Portland Bill Lighthouse
|Portland Bill Lighthouse|
|Place:||England , Weymouth|
|Location:||On the southern tip of the Isle of Portland|
|Fire carrier height :||41 m|
|Fire height :||43 m|
|Identifier :||Fl (4) W.20s|
|Scope knows:||24.3 nm (45 km )|
|Optics:||4 diaphragms with catadioptric lenses|
|Function:||Orientation and warning lights|
|Operating time:||since 1906|
The Portland Bill Lighthouse is a lighthouse in England on the Isle of Portland in the English Channel . The lighthouse guides the ships around the southeast upstream sandbanks Bill and Shambles through the fairway dominated by strong tidal currents into the port of Weymouth . It is also a landmark for ships in the English Channel. It is operated and maintained by Trinity House Lighthouse Service , the official English authority responsible for the maintenance of lighthouses and other navigation signs. It is comparable to the Waterways and Shipping Office in Germany .
In the early eighteenth century, some shipowners and the City of Weymouth petitioned Trinity House to build a lighthouse to facilitate navigation around the Isle of Portland. Trinity House , however, considered a tower at this point to be unnecessary and refused to build it. Further efforts finally resulted in an order from May 26, 1716 from George I to build a tower at Trinity House. They awarded the contract to a private consortium for 61 years, which built two towers (upper and lower tower). These towers were lit with coal fires. At the end of 61 years, the business went back to Trinity House. In 1789 one of the two towers was demolished and replaced by a new one, which with its greater range could guide ships in the English Channel and into the port of Weymouth by day and night. An Argand lamp developed by Aimé Argand was installed in this tower . The Portland Bill lighthouse was the first in England to be equipped with this technology.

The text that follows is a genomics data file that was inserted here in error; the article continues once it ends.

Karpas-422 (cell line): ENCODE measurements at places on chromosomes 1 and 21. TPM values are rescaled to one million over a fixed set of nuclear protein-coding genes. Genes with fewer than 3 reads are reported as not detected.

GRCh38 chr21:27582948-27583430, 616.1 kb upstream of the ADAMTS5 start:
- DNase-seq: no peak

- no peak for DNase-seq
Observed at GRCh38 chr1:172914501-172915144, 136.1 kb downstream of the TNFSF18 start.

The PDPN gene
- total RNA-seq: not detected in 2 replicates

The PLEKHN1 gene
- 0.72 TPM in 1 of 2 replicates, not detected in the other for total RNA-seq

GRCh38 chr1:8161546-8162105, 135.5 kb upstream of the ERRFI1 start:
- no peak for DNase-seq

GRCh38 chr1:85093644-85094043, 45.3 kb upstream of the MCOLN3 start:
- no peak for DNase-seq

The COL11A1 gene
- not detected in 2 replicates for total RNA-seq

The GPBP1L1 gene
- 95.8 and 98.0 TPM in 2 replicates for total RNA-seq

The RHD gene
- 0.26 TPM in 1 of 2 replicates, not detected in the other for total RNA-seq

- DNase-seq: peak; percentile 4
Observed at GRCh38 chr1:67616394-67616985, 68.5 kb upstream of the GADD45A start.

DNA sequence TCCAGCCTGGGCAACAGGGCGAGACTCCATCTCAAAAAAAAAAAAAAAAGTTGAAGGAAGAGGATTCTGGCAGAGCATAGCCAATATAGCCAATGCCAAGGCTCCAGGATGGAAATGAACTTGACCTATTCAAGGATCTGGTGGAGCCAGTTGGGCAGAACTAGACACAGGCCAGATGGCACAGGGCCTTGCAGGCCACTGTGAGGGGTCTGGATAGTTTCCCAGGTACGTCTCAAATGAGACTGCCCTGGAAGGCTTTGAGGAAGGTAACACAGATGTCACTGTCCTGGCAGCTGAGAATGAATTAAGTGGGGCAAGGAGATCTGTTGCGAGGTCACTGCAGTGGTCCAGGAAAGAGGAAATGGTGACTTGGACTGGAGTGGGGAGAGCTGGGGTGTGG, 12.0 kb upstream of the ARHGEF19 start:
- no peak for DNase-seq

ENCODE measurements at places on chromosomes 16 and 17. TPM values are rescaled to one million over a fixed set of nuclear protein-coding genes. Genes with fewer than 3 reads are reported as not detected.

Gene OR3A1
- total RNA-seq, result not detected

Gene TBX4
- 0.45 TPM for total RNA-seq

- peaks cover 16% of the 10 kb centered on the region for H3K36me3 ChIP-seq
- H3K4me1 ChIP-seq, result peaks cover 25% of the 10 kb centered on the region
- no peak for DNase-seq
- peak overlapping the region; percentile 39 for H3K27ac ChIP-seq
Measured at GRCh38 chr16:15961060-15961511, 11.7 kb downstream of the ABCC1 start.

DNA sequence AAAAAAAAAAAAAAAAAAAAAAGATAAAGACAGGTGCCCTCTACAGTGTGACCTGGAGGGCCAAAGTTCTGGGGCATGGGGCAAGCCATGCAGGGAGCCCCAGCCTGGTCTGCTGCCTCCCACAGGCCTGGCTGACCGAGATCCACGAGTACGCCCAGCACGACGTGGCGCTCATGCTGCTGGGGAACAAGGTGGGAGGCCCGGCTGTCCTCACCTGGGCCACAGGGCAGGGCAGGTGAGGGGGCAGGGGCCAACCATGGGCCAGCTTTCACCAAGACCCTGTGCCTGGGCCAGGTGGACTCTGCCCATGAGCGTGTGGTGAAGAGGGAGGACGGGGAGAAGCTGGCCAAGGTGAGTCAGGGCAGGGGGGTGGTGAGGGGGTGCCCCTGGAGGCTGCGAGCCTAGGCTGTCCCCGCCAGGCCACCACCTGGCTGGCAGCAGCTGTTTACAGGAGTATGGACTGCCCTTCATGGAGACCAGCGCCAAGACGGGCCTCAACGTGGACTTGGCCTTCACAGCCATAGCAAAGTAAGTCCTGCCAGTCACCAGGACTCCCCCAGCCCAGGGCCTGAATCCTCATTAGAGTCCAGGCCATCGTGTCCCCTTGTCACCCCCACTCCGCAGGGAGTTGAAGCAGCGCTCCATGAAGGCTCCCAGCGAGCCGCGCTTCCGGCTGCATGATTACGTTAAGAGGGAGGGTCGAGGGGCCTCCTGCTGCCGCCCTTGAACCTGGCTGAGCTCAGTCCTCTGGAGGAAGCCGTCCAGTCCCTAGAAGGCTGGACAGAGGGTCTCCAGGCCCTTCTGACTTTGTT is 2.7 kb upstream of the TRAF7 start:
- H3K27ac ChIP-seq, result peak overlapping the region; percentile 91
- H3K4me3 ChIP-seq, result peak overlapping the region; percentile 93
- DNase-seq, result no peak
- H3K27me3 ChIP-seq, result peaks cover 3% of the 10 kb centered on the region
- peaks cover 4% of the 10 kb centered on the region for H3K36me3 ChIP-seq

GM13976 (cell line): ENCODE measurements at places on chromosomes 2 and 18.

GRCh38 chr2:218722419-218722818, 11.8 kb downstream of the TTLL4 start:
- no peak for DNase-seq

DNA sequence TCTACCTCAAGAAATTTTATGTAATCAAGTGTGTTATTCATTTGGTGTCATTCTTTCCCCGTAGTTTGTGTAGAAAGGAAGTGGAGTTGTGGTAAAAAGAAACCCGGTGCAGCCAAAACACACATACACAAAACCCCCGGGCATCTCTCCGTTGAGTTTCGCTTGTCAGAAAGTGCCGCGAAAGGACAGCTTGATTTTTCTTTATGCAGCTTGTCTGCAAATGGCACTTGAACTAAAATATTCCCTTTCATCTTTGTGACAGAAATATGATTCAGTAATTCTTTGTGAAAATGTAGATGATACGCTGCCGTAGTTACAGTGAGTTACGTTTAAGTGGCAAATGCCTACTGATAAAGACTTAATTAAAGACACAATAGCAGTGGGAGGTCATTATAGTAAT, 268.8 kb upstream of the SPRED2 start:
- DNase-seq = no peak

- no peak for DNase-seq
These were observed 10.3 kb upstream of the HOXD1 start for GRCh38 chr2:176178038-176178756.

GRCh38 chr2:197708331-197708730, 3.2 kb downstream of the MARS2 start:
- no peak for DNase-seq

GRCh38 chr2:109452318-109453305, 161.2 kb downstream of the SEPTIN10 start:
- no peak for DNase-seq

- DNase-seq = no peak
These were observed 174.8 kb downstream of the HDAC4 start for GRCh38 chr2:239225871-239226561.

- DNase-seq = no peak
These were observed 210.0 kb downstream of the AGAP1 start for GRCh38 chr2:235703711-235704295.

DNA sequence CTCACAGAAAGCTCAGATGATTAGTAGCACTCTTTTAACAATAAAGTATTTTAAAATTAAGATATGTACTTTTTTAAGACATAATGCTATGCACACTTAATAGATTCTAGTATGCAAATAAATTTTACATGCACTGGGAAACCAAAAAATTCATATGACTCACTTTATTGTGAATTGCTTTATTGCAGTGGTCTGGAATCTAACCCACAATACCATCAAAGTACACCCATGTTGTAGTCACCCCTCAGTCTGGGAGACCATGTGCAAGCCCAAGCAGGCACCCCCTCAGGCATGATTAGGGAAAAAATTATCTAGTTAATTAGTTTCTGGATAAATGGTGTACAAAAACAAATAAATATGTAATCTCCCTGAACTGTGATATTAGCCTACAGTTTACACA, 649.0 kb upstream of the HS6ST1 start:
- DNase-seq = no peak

In 1798 two guns were installed on the lighthouse to fend off the possible invasion of Napoleon . In 1869 the two old towers were replaced by new buildings. The current tower was built in 1906 to replace these two. The old towers are still preserved, one is currently used as a bird observatory. The new tower has been automated since 1996 and is monitored by the Trinity House Control Center in Harwich . A visitor center open in summer is housed in the tower. During this time it is also possible to climb the tower.
The tower has a height of 41 meters, the light is at a height of 43 meters above sea level. The optics used on the lighthouse are very unusual due to their arrangement. It creates a light that is visible four times every 20 seconds. It changes step by step from one to four flashes between 221 and 224 degrees and from four to one flash between 117 and 141 degrees. The light intensity is 635,000 candela , the range is around 45 km. In foggy conditions, a compressor-operated fog horn warns the shipping company every 30 seconds for 3.5 seconds.